I’m not from LA but I had to go there ages ago to work on an industrial film for a college that included us filming at JPL among other places. Well JPL canceled on us so they decided to film the JPL stuff in the college lobby. They turned to me and said “can we do that?” I looked around at the couches and tables and potted plants. “No problem but I need a few days “

3 days later that lobby looked like mission control.


I’d think some shop in hollywood would have tons of readily available breakaway glassware. But maybe it’s made to order? Or maybe the shapes they needed weren’t standard? I mean it must be one of those later things if it was so hard to acquire right?


yeah, i have no idea. in my completely non-knowledgeable head about such things, i would think he would just go to the studio’s prop department and say, “hey, i need breakable beer pitchers for monday” and they would check the warehouse and find some. apparently, that’s not how hollywood works. i’m so disillusioned!


The hard part wasn’t buying stuff, is was that by buying the stuff without executive permission he pissed off the suits.

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In '97 I was a video editor at a mid-sized advertising agency in Florida that did mostly automotive spots. We did some really horrible stuff.

It was around Christmas time, and the creative director came up with this horrendous idea for a car spot - have a Nutcracker doll munching on car prices as the jingle went “Price Cracker!” Yeah, it was that bad.

And, for some reason, it had to be recorded and created that day. Yes, that very day the singers had to come in to record the stupid jingle, and I had to cut this stupid spot, Nutcracker doll and all, and have it out by FedEx that evening. This insane turnaround was not unusual for reasons I’ll never understand.

It being 1997, and me working in a DigiBeta tape-to-tape room, just grabbing some image off the internet and using it was, for me, at that time, not possible.

So we sent Tape Room Guy out to buy a Nutcracker doll to photograph. But - maybe you see this coming - things did not go well.

First, let me just say, Tape Room Guy was not that bright to begin with, and I always had some issue with him. But, in this case, I will accept some of the blame for what might have been poor communication (I’ll take 14% blame).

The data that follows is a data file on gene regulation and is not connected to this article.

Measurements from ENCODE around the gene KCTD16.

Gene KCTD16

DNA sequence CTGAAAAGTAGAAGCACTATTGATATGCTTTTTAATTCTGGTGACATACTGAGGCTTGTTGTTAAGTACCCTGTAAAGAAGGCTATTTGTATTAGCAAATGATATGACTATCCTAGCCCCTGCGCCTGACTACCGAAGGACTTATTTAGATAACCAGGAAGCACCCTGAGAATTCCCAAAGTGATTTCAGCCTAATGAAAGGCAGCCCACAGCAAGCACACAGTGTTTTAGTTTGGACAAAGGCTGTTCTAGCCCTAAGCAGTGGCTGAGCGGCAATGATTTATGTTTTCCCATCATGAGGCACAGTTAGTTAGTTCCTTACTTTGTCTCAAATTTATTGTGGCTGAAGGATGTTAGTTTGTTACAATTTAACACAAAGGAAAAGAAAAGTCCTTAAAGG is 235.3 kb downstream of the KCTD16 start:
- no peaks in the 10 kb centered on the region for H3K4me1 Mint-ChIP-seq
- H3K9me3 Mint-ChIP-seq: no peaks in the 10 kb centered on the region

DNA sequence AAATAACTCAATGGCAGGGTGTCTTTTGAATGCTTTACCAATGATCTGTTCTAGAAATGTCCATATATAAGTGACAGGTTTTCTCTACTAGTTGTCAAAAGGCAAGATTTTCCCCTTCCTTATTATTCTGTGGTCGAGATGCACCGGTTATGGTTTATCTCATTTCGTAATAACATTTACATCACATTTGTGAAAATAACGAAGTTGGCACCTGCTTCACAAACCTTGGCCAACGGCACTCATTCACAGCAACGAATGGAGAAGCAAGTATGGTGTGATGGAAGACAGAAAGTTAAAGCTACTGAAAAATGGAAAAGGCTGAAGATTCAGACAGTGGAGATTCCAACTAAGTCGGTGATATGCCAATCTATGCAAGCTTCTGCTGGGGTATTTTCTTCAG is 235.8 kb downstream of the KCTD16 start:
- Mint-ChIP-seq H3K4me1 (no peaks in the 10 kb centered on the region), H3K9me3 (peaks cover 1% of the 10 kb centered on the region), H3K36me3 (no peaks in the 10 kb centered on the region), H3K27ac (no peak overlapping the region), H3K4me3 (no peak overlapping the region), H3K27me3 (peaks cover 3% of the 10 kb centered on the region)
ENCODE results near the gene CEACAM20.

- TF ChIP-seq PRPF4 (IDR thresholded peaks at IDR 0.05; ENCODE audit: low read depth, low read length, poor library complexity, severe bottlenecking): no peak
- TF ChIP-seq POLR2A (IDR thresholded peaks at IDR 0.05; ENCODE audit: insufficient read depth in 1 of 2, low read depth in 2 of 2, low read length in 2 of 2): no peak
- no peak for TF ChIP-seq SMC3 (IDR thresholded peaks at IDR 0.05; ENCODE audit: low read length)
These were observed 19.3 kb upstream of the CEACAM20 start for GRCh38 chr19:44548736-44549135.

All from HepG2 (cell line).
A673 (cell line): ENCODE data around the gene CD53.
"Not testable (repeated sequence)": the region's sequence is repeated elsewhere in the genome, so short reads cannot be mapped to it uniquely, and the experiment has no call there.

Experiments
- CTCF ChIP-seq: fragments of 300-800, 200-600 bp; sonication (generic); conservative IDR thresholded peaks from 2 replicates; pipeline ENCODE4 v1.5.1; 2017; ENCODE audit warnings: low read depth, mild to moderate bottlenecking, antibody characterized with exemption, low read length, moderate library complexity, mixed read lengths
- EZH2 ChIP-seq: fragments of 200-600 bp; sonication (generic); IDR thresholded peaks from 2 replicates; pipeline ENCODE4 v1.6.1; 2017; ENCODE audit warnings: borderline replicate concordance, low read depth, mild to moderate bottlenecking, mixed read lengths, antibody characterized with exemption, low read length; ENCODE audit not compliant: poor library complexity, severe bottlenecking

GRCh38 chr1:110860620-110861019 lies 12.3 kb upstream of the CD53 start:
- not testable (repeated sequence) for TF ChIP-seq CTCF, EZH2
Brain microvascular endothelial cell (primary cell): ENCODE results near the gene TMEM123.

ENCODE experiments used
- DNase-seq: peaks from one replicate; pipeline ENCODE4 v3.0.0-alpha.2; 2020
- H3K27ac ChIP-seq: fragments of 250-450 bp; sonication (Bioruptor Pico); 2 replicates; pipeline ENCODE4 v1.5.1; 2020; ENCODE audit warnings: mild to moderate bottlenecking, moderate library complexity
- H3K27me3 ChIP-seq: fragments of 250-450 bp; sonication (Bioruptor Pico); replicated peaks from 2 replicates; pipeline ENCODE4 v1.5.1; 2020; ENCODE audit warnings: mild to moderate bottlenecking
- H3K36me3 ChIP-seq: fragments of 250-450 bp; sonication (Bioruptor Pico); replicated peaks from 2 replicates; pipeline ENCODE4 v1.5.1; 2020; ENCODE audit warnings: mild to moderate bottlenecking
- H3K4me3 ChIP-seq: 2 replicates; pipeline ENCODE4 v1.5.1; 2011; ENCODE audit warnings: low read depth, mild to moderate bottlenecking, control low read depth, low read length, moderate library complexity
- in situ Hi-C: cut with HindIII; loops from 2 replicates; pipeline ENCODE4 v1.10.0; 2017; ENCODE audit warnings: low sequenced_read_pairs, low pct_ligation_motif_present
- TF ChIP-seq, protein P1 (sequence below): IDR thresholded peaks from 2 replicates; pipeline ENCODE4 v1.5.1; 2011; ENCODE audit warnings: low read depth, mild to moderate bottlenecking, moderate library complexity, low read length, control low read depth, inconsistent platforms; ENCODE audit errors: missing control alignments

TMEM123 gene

We gave him the address of a Christmas store that had the dolls. When he got there he called and said, nope, they didn’t have anything like that. I went online and found another store that might have such a thing, and he drove over there. Once again, he reported there was no such thing.

Some time past, and it was getting to be mid-afternoon. I really needed this dumb thing to make this stupid commercial. He finally showed up and was excited, said he found one. Yeah, it was a nutcracker. Like what you crack walnuts with. But you saw that coming I’m sure.

I explained what we actually needed, the Nutcracker doll, so I can photograph it with its mouth in different positions, so I can make this thing look like it’s eating car prices. I was really questioning my career choices at this point.

He goes back out, and later that afternoon returns. He has a five foot inflatable Nutcracker doll. Yeah, an inflatable one. Ya can’t open and close the mouth of an inflatable doll. It was a clusterfuck. So, you know, business as usual.

OK, I’ll take 19% of the blame for bad communication.


“Hey, I need breakable beer pitchers for Monday.”

“Certainly, Mr Franko, sir, I’ll send out Clumsy Dave to warehouse to get our last box of them.”

Cue shot of man carrying immense box marked “Fragile - Prop Glasses (Breakable) 1 Gross” slipping on a banana skin


it’s perfect!


After college, I did a stint as modelmaker. The company I worked for did looks–like concept pieces for the toy industry— mainly Blues Clues and Fisher Price stuff.

A rush job came in to do a looks–like, works–like model of a farm playset that could fold up into something similar to a briefcase or a paintbox. I was given the task of making a telescoping grain silo that would collapse and latch in place when you pushed down on it, and would release when you pushed on it a second time. The license manager wanted it to erect itself with the kind of slow, smooth motion you used to see in cassette deck doors.

We weren’t well set up for mechanism work; in most of what we made, renshape and bondo were prominent ingredients. I tried integrating commercial catch–and–release latches, but the form factor was sub-optimal, and attempts to fabricate an indexing mechanism were thwarted by our rudimentary machine tools. Eventually I settled on a simple twist lock strategy and the lightest conical spring I could find. It sort of worked; we boxed the stupid thing up and overnighted it to New York.

I was not present for what followed, but I heard about it from someone who was there and who thought it was hilarious.

At the pitch meeting, everything that could go wrong, did. The hinges on the box fell apart, the three little pigs jammed up inside their storage pen, the fold-down barn couldn’t be made to unfold properly. The coup de grâce was my telescoping grain silo, which, unlike the recalcitrant barn, proved only too eager to deploy. It shot up violently, breaking free of the glue adhering it to the box, and landed in the hands of the license manager who was suddenly holding a sproingy 12" plastic cylinder with a bright red, domed head.

It was not my finest hour.


Oh come on. Pissing off the suits not hard at all, a trivial exercise.

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You say that like it’s a bad thing.